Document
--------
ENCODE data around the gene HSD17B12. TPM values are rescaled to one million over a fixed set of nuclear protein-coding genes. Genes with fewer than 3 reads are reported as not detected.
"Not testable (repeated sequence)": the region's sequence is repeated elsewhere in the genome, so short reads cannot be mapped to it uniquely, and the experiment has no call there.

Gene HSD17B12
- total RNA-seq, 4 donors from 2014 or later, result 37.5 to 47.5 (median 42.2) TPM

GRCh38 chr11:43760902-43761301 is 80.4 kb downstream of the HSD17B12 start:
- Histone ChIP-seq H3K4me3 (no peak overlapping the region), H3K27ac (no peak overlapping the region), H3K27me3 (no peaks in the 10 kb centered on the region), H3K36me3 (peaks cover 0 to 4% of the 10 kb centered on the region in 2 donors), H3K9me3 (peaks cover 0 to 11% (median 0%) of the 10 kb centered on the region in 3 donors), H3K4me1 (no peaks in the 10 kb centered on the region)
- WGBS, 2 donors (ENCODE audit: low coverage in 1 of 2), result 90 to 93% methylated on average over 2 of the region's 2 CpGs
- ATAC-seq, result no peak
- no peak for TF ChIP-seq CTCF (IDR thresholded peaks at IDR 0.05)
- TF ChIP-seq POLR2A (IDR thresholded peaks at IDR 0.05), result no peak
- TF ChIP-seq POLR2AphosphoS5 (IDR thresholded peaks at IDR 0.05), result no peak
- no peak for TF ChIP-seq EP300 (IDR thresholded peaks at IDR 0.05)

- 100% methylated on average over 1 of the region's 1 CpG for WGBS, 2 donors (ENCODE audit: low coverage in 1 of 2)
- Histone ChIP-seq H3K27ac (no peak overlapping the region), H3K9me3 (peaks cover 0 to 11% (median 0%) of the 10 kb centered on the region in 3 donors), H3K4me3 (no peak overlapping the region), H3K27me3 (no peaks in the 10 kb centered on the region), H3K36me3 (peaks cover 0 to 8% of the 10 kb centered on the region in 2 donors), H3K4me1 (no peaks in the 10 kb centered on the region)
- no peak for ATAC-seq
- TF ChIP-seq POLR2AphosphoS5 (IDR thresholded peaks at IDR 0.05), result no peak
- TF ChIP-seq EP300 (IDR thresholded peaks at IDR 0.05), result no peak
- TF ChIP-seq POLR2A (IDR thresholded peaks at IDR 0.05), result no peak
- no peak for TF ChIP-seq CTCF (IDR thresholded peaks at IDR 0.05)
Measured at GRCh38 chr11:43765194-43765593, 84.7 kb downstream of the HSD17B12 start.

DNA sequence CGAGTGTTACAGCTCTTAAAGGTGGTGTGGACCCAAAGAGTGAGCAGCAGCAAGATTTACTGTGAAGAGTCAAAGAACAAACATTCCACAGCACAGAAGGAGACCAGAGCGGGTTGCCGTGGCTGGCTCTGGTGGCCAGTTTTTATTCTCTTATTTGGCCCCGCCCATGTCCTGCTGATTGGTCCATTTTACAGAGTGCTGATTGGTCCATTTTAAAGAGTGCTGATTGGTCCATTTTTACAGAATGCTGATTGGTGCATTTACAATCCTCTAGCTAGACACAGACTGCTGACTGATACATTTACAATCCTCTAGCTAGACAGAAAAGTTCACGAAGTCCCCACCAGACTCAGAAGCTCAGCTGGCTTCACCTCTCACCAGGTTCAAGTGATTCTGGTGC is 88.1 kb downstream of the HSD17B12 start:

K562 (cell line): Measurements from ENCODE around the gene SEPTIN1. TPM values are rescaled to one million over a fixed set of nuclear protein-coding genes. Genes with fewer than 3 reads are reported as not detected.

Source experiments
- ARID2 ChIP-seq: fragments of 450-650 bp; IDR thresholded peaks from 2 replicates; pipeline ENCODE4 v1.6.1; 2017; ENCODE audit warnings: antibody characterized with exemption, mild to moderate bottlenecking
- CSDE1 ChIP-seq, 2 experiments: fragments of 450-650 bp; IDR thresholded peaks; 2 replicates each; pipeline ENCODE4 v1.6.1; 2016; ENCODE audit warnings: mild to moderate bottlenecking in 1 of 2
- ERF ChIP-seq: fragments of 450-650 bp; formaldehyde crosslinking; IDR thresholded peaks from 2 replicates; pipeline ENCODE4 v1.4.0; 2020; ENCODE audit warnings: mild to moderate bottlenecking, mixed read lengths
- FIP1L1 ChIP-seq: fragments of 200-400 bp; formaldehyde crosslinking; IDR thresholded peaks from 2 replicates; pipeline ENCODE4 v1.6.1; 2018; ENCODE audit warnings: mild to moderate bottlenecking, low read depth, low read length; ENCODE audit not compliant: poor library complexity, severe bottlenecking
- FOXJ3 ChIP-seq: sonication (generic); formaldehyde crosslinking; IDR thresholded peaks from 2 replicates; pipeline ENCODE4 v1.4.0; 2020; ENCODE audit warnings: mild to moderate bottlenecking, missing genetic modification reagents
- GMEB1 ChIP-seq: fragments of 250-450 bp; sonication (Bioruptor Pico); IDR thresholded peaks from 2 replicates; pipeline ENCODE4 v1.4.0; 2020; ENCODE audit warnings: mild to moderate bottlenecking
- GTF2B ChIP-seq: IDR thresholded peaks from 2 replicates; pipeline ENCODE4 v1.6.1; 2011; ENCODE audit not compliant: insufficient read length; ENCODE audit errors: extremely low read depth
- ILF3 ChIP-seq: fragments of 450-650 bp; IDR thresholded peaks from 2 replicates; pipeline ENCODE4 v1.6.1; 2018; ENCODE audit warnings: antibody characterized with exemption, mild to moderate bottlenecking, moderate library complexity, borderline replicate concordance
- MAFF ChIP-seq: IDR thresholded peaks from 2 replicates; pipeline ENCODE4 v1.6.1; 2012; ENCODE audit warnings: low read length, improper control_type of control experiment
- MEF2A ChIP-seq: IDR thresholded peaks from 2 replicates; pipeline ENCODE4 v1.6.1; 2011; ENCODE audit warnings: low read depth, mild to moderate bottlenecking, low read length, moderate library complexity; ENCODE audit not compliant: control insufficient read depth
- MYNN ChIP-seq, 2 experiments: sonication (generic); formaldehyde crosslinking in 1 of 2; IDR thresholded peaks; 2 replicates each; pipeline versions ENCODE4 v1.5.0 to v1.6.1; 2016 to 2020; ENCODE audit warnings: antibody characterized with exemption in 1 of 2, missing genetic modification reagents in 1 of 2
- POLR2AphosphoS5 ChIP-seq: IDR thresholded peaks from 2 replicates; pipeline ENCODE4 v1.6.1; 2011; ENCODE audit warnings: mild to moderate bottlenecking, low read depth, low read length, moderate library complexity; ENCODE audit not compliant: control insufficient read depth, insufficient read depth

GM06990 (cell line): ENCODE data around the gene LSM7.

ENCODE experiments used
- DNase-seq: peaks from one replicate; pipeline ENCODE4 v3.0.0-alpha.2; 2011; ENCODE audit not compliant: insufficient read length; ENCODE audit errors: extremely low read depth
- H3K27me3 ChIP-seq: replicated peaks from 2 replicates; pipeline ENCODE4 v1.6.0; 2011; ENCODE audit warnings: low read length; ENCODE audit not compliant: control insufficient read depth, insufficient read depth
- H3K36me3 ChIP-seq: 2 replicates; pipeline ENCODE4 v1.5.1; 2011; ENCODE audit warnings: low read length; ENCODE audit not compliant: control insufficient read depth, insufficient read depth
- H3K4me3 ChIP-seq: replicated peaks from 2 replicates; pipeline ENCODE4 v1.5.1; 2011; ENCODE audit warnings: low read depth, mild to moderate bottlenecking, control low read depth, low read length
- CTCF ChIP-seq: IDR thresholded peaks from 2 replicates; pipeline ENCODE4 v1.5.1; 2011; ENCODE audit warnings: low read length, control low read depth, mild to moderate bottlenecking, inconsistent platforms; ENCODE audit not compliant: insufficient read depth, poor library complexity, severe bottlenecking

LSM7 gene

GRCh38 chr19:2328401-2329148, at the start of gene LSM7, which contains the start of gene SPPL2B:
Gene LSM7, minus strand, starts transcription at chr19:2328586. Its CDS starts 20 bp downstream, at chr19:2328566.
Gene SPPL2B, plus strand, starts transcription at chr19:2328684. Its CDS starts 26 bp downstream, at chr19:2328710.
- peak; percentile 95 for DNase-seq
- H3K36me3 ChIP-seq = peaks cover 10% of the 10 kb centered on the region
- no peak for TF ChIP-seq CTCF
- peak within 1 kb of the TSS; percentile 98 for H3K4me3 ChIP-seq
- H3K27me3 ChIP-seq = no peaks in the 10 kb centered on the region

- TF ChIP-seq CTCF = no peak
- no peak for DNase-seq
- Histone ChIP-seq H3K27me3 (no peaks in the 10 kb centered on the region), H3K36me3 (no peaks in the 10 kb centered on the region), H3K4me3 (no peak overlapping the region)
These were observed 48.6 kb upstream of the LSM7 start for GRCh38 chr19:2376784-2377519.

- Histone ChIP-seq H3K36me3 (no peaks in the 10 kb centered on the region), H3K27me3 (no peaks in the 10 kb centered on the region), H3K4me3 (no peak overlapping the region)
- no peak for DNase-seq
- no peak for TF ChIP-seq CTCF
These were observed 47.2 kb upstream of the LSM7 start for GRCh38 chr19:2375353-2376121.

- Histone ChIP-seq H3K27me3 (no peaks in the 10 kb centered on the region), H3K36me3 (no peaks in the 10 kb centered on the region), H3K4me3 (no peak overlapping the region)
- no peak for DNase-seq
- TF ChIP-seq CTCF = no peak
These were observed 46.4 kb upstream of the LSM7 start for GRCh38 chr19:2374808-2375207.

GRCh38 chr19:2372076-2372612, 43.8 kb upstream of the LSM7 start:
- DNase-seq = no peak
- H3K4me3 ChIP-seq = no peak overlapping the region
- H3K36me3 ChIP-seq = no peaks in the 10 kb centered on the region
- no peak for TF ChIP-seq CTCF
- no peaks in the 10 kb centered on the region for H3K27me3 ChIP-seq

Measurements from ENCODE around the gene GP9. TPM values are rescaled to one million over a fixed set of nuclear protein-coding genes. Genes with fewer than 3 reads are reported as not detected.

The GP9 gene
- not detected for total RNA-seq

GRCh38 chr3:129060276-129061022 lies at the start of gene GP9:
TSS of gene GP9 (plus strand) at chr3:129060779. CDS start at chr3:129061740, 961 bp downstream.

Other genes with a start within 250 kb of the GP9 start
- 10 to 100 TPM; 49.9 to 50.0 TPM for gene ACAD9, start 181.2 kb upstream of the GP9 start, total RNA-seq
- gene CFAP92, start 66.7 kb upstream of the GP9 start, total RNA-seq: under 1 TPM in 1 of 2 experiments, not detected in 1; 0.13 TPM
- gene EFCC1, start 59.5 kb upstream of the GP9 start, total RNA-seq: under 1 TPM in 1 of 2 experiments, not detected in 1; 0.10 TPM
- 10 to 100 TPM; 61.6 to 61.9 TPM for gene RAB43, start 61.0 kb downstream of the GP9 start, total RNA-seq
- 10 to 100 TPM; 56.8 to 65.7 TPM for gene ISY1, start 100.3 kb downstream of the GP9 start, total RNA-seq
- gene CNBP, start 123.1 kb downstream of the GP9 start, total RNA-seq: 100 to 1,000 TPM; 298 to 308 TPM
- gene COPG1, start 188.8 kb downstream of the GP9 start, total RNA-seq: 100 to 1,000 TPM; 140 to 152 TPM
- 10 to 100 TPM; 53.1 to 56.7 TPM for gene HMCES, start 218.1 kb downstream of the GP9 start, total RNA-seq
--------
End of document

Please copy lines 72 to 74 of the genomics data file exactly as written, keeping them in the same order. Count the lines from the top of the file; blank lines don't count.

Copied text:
- not detected for total RNA-seq

GRCh38 chr3:129060276-129061022 lies at the start of gene GP9:
TSS of gene GP9 (plus strand) at chr3:129060779. CDS start at chr3:129061740, 961 bp downstream.